Noted bigot and hatemonger Tony Perkins is among the chorus of social conservatives disquieted by Ben Carson’s so-called “support” of gay rights during his tenure on the boards of Costco and Kellogg’s.
“I think he has to explain this,” said Tony Perkins, president of the Christian conservative lobbying group Family Research Council. “As he is pursuing the presidency, what he has to make clear is that the board positions should not be reflective of his public policy.”
Perkins and other conservative leaders say they fear that some of the changes at American corporations could be used to punish employees with unpopular political views. They worry, for instance, that workers who do not support same-sex marriage could be found in violation of anti-discrimination policies.
Carson joined the Kellogg board in 1997 and that of Costsco in 1999. He stayed on those boards until May of this year when he decided to pursue the Republican nomination. Over the course of Carson’s tenure, he “supported various initiatives at both companies, such as barring discrimination based on gender identity, providing health insurance for employees’ domestic partners, and offering more diversity training,” as Reuters notes. It was “because of such changes the companies now are ranked as some of the best in the United States by lesbian, gay, bisexual and transgender advocates.”
Yet make no mistake. Carson is anything but an ally to the LGBT community. He has said he thinks being gay is a choice, that he opposes a ban on ex-gay conversion therapy, that LGBT advocates are “the enemies of America”, that gay marriage is to blame for the downfall of the Roman Empire; he has also compared homosexuality to pedophilia and bestiality, and of course, he opposes marriage equality.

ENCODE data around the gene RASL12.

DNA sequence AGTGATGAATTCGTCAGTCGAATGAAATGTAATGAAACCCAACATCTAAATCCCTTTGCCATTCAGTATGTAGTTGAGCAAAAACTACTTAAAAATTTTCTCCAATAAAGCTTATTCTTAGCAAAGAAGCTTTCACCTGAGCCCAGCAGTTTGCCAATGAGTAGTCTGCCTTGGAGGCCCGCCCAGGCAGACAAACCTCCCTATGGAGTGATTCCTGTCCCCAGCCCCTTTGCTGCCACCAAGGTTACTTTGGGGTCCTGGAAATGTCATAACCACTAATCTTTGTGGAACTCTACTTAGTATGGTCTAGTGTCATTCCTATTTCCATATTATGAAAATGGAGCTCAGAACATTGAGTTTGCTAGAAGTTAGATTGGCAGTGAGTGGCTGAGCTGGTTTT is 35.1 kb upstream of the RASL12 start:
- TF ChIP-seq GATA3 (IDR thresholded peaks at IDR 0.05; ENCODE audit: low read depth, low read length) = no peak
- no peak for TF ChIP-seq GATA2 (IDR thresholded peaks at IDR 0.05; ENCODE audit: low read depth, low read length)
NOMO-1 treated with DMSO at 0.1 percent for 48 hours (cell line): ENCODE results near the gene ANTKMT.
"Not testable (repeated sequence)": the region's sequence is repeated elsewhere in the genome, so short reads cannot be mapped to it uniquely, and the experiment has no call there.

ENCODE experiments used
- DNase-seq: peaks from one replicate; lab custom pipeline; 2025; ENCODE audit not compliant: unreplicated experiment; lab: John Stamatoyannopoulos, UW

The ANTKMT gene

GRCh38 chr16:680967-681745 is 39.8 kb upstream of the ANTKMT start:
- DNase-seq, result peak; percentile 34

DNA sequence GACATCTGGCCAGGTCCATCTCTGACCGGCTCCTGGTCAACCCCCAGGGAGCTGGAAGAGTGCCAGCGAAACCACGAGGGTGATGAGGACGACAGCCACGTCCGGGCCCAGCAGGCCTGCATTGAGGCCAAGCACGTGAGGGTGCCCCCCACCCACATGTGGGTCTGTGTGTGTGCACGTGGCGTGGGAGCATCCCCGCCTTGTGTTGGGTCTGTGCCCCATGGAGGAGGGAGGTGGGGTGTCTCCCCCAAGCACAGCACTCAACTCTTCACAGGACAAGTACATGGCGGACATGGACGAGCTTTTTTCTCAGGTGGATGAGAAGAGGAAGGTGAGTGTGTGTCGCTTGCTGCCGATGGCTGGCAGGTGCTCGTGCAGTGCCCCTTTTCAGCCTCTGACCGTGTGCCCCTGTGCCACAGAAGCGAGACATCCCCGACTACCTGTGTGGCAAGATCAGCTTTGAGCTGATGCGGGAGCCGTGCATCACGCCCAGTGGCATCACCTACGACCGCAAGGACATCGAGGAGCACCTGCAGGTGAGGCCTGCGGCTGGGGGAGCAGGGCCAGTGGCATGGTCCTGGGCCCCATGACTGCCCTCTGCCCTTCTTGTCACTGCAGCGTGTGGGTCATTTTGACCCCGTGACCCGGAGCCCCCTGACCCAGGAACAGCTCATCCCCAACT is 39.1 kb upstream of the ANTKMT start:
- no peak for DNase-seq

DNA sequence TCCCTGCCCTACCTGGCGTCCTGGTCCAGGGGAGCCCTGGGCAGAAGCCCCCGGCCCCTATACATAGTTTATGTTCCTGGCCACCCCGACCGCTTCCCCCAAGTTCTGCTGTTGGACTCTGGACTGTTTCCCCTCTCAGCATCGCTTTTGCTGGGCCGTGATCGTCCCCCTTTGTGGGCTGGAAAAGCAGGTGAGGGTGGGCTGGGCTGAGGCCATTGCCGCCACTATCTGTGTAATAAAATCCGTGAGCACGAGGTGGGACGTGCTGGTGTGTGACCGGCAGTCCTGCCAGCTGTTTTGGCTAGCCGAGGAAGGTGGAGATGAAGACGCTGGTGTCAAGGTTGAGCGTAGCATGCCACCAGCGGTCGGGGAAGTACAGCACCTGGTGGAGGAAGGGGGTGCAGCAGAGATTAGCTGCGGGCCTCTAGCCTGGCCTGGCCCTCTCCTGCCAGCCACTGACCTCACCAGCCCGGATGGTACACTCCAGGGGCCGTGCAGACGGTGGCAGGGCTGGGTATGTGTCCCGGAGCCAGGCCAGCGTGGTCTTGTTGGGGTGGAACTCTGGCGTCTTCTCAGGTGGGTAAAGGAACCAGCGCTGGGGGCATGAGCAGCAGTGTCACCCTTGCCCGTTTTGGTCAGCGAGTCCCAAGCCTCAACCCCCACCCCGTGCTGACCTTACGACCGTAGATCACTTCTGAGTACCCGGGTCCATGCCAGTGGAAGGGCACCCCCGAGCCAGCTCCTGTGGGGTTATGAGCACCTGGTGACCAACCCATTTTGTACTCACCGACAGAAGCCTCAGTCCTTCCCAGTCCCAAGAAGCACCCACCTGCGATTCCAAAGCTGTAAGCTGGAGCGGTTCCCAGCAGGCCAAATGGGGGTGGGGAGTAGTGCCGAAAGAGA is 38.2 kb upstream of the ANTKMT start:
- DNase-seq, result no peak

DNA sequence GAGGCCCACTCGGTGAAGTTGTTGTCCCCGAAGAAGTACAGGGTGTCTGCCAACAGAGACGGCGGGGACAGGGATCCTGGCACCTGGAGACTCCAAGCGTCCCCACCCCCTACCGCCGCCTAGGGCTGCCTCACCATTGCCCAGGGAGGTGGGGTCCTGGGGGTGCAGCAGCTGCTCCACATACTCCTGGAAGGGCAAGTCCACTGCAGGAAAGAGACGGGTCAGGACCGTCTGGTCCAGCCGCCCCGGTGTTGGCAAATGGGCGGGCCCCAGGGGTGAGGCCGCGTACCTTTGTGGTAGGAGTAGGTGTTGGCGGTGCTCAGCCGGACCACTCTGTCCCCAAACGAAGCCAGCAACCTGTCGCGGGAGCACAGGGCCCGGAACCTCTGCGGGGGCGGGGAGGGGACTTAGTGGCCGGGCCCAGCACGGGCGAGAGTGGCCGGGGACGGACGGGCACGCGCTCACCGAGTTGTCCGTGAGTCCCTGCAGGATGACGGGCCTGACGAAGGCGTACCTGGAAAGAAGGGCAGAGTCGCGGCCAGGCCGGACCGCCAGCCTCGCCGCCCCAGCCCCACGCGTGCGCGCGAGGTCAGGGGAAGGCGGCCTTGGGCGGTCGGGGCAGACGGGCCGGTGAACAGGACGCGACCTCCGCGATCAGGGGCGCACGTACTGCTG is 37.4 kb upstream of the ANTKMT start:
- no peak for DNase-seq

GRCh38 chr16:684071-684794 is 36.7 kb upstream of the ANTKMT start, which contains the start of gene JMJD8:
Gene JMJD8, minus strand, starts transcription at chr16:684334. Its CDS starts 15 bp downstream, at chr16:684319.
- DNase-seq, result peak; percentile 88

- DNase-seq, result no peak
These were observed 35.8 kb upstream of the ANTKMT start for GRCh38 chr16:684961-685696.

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Despite all this, Tony Perkins is not happy. The Log Cabin Republicans, however, seem contented with Carson’s frequently anti-gay comments. Said Gregory Angelo, president of the Log Cabin Republicans, “I certainly don’t see him as some fire-breathing homophobe.”
During Wednesday night’s GOP debate, Carson tried to make the case that he wasn’t a homophobe:
“You don’t understand my views on homosexuality. I believe our Constitution protects everybody regardless of their sexual orientation…I also believe marriage is between one man and one woman…There is no reason you can’t be perfectly fair to the gay community.”